|Posted on December 8, 2018 at 11:35 AM|
Parenting Plans are usually included in Divorce Judgments and are hard to modify without substantial need. Florida Statute 61.13 generally says you must show a “substantial, permanent, and unanticipated” change of circumstances; then the plan can be modified to suit the best interests of the child.
What all this means is that there are large obstacles in the way, and a change should only be attempted if the parent believes they have the strongest possible grounds to move forward. Some minor inconveniences, or even a sporadic issue is simply not enough to meet the statutory burden required to change the plan.
The most obvious way to avoid modifying a Parenting Agreement is to ensure the original plan is fair and suited for your needs. I find myself reminding clients that the Parenting Agreement will apply indefinitely, so ensure the rules are something they can live with into the foreseeable future.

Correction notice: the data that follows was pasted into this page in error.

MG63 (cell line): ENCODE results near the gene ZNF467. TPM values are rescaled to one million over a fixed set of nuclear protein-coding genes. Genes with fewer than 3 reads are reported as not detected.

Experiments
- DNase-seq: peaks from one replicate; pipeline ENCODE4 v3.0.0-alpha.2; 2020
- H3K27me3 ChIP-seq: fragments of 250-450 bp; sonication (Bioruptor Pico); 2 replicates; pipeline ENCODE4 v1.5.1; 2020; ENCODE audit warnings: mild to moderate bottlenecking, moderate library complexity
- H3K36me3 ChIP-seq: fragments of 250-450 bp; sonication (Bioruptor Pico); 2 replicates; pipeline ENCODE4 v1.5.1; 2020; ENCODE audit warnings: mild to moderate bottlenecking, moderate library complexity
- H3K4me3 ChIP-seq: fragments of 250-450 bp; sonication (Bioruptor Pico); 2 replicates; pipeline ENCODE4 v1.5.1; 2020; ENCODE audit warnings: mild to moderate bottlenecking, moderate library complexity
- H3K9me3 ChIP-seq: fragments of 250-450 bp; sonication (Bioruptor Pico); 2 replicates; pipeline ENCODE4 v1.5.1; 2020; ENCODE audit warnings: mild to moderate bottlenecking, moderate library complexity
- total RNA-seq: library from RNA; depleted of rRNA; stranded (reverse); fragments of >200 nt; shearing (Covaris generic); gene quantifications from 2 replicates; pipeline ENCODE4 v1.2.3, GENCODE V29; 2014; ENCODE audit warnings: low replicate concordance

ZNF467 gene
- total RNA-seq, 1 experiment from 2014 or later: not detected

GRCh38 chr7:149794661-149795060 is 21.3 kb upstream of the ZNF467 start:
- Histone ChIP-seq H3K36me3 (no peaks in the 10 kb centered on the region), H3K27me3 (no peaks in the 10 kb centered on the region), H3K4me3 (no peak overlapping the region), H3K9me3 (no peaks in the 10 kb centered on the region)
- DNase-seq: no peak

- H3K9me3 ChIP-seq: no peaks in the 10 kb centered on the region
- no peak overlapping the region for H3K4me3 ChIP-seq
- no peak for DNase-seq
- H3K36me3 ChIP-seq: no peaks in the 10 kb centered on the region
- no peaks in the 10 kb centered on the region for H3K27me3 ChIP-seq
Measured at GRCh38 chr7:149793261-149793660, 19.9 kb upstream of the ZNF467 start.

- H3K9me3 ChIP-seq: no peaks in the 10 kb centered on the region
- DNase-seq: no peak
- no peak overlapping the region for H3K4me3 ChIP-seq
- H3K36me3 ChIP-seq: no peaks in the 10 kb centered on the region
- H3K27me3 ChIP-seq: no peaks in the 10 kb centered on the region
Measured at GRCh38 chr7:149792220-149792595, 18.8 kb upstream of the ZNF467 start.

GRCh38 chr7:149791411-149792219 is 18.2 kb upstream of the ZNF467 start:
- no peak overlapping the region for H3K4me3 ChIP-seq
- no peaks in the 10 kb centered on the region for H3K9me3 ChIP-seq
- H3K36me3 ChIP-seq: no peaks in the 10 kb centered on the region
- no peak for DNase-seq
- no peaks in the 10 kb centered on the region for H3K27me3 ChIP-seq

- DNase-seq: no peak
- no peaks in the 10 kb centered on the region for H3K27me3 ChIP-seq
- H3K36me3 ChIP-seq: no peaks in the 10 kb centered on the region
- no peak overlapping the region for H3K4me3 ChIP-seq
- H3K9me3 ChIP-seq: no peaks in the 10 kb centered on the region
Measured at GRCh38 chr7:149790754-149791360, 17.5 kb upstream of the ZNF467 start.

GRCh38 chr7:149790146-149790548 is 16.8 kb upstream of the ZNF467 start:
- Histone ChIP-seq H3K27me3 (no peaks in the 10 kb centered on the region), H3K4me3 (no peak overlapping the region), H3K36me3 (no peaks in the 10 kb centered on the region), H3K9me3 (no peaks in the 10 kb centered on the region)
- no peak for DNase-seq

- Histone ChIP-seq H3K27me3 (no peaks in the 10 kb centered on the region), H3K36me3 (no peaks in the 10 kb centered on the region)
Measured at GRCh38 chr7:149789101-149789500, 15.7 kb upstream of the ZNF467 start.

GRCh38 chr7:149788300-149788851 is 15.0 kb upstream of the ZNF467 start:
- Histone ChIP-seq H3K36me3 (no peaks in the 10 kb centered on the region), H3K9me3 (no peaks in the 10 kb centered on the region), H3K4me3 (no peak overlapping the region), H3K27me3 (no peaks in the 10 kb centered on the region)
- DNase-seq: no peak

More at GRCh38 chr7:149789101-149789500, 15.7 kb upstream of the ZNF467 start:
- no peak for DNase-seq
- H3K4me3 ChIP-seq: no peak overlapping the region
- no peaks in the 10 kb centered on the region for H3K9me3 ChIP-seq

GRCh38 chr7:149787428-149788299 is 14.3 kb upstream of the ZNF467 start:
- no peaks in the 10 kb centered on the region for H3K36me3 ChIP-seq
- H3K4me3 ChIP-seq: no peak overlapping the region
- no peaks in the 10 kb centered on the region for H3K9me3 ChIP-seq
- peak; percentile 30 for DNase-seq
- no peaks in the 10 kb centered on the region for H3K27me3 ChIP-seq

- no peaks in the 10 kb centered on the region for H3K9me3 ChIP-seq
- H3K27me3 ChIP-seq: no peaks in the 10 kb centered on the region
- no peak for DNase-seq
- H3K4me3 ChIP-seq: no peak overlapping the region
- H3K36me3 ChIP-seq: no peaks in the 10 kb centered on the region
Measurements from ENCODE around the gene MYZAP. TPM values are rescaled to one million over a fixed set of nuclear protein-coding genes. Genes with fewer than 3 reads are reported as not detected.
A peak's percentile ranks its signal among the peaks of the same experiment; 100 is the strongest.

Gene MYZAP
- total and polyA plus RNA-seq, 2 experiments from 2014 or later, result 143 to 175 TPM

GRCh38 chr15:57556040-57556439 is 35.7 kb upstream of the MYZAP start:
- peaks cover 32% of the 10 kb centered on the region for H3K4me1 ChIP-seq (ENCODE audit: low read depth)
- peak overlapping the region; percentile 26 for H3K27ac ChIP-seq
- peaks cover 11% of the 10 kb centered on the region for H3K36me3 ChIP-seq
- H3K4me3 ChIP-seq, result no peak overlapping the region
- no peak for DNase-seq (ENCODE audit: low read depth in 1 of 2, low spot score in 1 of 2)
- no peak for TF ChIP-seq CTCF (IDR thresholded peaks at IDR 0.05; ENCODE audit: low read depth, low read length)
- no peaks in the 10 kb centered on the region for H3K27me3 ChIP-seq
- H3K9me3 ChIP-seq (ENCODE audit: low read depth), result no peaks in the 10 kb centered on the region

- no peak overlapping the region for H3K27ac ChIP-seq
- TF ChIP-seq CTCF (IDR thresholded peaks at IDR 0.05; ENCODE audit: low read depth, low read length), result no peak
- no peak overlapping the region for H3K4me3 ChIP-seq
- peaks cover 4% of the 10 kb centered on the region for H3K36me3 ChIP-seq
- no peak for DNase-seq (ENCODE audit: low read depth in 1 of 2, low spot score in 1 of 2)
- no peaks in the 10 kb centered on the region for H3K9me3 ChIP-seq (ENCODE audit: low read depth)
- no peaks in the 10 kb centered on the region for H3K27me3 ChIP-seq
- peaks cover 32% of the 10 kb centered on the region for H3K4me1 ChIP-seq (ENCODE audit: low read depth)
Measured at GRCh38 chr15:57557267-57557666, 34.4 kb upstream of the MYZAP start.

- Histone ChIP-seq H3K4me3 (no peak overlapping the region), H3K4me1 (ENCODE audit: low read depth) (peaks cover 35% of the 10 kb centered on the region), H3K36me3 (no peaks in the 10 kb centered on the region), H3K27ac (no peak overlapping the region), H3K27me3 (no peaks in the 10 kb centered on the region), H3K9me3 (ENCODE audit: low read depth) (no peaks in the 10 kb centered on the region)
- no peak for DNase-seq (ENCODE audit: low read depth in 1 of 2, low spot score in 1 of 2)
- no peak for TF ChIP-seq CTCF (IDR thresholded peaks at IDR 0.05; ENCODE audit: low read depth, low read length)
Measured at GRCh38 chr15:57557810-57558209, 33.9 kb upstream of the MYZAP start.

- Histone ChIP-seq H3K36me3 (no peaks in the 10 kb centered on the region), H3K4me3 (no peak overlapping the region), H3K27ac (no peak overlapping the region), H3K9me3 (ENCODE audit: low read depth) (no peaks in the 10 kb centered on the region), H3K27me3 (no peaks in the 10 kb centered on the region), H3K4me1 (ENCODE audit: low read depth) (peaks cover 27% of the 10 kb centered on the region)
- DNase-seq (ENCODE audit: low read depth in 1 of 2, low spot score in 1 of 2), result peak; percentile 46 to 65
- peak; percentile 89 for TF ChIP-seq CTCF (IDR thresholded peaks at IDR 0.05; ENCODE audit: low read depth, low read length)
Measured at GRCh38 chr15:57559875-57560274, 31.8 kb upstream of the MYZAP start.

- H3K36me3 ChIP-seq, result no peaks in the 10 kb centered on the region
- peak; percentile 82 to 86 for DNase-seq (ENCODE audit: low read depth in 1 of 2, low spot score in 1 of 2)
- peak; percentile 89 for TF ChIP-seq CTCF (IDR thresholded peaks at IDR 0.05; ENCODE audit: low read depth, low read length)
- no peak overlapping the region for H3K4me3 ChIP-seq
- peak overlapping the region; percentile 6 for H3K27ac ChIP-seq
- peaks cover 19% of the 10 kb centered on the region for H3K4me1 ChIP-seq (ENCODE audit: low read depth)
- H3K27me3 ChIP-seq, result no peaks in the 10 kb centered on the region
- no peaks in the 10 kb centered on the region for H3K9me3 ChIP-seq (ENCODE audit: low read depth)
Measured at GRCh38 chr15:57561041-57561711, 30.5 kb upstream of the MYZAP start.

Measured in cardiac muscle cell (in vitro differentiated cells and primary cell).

If you do decide to challenge the current plan, ensure you have a large amount of evidence to meet the statutory burden. It is in this situation a lawyers help becomes very useful- attorneys will know what evidence is legitimate and the procedural method to bring the case in court.
If you believe we can help, call 321-586-3866 to make an appointment or have a consultation over the phone. When you meet with us, we can help you understand the particular circumstance surrounding your issue and create an individualized plan to help you come to the best resolution possible. You can also visit our website: www.eugenioslaw.com for more information.
The Eugenios Law Offices, PLLC